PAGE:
This is the second installment in James P. Pinkerton‘s provocative health care policy series for The Washington Note.
Pinkerton is a contributor to the Fox News Channel and a policy blogger. Pinkerton is also fellow at the New America Foundation, and contributing editor at The American Conservative magazine.
“Playing God.” We all know the phrase, because we all know the temptation. That is, we know the temptation to make decisions for others – even the most profound decisions of life and death.
Remember the play/movie “Whose Life Is It Anyway?” It was a poignant tale of a man, paralyzed from the neck down in an accident, who wants to end his life. Such “death with dignity”-type assisted-suicide cases are controversial and the stuff of great drama, because those with power are able to determine the life, or death, of those without power.
But an even larger issue is the great drama of medicine – who is healed and who is not, who lives and who dies. The elites prefer the dry phrase “health care” over the evocative word “medicine”; it is their way of lulling us to sleep while they make decisions for us. So the elites prefer that we not discuss Serious Medicine, and whether or not we all get it, because any such discussion would get in the way of elite planning.
And the elites, of course, are all planning to spend less on medicine. They know that for every individual like the character who wants to die (played by Richard Dreyfuss in the 1981 film), there are 100, or a 1000, who want to live – and that costs money.
So the question for today: Do the Powers That Be think that we are worth saving, or do they think that it’s cheaper to get rid of us? The answer would seem to be the latter. That’s the consensus emerging from the self-appointed and self-reinforcing circle of “experts” who have occupied the commanding heights of “health care policy” and related fields of arcana, such as “bioethics.” The mantra of The Experts is simple and oft-repeated: Cut back on care, do less, save money – in keeping with an overall Green-inflected sense of the limits to growth, of the limits on human potential.
And so we have “a duty to die and get out of the way,” as former Colorado governor Richard Lamm revealingly asserted back in 1984. Few have been so candid since, but one maven of that school, Peter Orszag – a leading Democratic voice on health and fiscal policy for years, now director of the Obama administration’s Office of Management and Budget – has long argued for the rationing and restriction of health care. Here’s one snippet of his argument, as noted by Peter Ferrara in the pages of National Review:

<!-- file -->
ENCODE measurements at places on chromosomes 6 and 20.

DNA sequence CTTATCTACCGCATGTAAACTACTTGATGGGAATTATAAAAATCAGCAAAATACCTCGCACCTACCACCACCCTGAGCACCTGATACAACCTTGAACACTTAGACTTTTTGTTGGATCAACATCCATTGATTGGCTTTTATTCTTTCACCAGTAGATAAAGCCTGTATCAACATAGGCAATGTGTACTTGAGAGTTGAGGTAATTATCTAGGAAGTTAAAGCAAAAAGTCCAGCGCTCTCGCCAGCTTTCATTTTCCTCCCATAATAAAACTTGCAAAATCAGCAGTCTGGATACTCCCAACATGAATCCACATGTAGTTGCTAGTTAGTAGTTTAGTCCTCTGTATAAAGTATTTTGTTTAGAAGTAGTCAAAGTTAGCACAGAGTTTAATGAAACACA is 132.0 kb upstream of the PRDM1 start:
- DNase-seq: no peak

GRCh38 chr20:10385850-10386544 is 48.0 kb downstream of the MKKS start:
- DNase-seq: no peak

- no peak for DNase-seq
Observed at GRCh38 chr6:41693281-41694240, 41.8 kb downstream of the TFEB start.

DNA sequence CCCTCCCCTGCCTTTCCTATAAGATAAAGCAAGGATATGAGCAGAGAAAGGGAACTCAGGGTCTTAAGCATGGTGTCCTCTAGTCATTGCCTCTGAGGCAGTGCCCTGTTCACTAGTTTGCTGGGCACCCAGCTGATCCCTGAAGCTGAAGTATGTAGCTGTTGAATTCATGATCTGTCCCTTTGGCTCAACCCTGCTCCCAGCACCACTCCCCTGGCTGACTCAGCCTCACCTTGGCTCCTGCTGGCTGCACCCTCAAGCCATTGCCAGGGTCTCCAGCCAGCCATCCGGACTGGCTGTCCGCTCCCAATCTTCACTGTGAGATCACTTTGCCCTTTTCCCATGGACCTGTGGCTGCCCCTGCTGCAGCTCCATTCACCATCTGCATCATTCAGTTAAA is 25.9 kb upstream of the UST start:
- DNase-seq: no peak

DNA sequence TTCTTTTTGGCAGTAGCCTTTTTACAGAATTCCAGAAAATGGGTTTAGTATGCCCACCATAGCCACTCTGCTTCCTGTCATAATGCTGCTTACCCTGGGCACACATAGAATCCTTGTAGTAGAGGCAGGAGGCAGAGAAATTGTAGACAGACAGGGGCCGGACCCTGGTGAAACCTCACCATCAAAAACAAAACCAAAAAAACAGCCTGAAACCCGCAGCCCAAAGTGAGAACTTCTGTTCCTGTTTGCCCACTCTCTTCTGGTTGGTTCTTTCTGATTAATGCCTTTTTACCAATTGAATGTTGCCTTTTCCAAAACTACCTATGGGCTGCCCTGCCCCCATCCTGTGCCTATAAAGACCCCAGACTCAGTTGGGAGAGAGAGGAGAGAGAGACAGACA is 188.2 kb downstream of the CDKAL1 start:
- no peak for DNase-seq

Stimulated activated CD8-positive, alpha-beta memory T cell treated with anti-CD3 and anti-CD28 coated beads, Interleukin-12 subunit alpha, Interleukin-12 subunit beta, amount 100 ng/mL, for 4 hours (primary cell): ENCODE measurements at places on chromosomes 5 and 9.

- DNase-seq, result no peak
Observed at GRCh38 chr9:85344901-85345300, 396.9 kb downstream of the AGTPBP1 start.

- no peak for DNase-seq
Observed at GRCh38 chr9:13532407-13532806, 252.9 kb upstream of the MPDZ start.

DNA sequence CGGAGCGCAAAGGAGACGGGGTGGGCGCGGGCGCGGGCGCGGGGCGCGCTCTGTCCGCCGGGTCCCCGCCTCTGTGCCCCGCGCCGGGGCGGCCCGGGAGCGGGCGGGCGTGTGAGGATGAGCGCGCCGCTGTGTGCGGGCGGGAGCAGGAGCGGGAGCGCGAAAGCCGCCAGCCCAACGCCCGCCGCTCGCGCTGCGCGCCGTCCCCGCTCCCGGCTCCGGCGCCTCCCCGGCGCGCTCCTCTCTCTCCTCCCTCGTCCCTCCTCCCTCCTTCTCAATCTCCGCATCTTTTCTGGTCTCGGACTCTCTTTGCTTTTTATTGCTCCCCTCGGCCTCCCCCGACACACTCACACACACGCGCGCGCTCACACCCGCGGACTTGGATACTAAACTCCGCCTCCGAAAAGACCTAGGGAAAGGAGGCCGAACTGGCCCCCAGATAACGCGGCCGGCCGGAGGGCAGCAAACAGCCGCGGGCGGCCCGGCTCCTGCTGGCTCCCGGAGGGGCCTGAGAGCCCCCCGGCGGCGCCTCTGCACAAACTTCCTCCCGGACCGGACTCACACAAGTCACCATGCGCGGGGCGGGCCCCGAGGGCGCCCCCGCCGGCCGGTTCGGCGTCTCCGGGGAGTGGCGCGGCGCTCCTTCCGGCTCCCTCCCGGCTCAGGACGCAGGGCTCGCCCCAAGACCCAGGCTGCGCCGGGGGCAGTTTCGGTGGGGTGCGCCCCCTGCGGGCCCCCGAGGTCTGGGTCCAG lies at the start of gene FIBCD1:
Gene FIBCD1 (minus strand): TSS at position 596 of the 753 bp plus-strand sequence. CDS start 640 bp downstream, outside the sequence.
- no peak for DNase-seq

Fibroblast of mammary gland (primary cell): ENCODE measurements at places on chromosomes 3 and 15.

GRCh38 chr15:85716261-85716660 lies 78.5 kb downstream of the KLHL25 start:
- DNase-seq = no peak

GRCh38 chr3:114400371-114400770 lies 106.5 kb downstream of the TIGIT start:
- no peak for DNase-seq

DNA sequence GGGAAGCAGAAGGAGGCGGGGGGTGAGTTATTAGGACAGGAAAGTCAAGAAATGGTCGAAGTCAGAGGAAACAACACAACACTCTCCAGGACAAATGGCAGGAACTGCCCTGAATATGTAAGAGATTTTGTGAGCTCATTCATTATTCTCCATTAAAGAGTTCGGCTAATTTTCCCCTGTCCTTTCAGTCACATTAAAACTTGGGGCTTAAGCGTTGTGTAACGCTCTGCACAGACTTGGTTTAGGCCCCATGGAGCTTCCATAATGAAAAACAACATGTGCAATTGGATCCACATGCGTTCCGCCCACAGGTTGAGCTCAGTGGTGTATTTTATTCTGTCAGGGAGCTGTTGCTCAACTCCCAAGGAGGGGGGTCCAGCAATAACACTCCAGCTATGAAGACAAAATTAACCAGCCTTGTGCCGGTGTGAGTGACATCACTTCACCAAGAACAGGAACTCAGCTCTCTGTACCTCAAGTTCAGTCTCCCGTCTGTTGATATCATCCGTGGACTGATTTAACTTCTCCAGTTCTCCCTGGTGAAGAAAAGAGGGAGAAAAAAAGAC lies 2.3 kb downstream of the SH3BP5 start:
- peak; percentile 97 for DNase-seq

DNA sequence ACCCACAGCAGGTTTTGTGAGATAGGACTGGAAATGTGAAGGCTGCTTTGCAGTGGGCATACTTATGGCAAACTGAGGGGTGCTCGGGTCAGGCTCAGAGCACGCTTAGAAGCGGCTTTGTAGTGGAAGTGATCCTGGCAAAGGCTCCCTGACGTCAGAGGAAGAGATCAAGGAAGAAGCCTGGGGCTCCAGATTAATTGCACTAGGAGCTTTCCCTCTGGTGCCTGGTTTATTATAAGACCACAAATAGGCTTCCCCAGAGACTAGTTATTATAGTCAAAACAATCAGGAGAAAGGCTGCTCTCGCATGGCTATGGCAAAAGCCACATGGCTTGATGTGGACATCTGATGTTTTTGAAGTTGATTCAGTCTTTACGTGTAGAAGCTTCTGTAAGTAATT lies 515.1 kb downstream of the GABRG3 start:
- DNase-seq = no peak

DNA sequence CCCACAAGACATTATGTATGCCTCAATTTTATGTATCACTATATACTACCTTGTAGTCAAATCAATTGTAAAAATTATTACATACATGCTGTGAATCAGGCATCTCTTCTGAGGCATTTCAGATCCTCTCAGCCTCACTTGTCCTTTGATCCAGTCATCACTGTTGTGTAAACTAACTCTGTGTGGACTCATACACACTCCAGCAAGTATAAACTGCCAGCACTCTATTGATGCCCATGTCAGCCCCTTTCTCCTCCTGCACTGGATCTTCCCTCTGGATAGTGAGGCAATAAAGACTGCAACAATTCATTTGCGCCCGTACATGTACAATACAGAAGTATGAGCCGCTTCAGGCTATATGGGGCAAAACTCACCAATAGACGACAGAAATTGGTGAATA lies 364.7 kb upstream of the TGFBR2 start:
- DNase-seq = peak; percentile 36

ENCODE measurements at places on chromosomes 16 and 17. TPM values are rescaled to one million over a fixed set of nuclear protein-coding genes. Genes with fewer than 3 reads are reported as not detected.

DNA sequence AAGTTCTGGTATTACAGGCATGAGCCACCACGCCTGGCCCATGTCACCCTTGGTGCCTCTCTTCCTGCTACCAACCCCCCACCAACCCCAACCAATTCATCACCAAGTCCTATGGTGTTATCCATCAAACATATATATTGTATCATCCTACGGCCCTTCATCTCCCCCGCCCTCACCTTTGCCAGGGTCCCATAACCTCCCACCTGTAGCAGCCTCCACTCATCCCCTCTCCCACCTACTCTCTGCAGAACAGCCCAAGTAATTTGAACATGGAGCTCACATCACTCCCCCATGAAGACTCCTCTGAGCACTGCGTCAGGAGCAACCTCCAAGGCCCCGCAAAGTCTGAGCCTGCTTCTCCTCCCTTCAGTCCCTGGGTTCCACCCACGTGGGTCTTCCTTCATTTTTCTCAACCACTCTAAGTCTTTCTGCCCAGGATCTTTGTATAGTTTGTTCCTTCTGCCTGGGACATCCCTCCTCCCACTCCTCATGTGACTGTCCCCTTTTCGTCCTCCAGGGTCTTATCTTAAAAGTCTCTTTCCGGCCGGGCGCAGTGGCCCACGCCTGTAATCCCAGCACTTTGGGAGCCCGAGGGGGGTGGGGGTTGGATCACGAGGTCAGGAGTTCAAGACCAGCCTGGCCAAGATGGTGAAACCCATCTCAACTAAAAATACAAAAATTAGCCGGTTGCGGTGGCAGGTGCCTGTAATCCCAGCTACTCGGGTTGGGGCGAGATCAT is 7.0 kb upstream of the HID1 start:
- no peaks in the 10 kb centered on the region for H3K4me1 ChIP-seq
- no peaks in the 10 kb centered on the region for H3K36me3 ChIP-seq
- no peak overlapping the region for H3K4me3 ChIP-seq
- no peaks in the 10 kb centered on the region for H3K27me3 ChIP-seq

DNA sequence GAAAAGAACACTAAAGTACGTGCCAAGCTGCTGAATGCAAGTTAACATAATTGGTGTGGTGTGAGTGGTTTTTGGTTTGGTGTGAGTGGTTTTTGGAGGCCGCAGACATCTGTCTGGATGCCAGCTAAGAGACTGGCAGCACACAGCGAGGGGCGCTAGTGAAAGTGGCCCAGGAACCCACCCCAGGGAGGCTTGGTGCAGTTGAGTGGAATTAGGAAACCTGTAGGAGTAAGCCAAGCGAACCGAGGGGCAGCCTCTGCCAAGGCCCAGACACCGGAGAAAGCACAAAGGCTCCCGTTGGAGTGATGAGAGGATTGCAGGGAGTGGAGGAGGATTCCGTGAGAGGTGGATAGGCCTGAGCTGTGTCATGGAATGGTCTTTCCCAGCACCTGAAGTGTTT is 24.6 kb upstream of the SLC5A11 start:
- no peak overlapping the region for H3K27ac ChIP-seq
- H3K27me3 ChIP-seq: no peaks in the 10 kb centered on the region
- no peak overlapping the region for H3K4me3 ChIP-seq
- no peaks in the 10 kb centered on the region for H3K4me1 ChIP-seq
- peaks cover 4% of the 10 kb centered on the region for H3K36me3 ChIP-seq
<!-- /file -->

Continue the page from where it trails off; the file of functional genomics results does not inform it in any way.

Future increases in spending could be moderated if costly new medical services were adopted more selectively in the future than they have been in the past, and if the diffusion of existing costly services was slowed.
Now that puts the hay down where the horse can get it. New medical services should be “adopted more selectively,” and “the diffusion of existing costly services [should be] slowed.” Got that? In other words, ordinary people would lose out on medical care – and deliberately so. One can only ask: Shouldn’t these policy-choices be discussed more openly? Shouldn’t the citizens and health-stakeholders of this country get more of a say – instead of being spin-doctored into scarcity masquerading as “universality”?
Today’s elites don’t think that decision-making should be shared. Of course, elites never want to share power. That’s why they’re elites.
Yet surely the rich have nothing to fear from Obamacare, they might be telling themselves. And in the short run, there’s no need for, say, Steve Jobs to worry, because as he demonstrated earlier this year, he has a blank check for his own health care.
But in the long run, Jobs and everyone else, no matter how rich, should be worrying – because the trajectory of future health-care research is being flattened. Of course, the Orszagian health-care rationers will deny they are cutting back on research and, subsequently, development. We are just controlling costs, they say.
But history shows that R&D comes from within big surpluses, from surpluses that allow scientists and engineers to noodle around on blue-sky projects. That was the story, for example, of Bell Labs, established by AT&T in 1925. “Ma Bell” was reaping monopoly profits in those days, and so it could afford to let Bell Labs employees delve into abstruse projects, many of which had little to do with the humble telephone.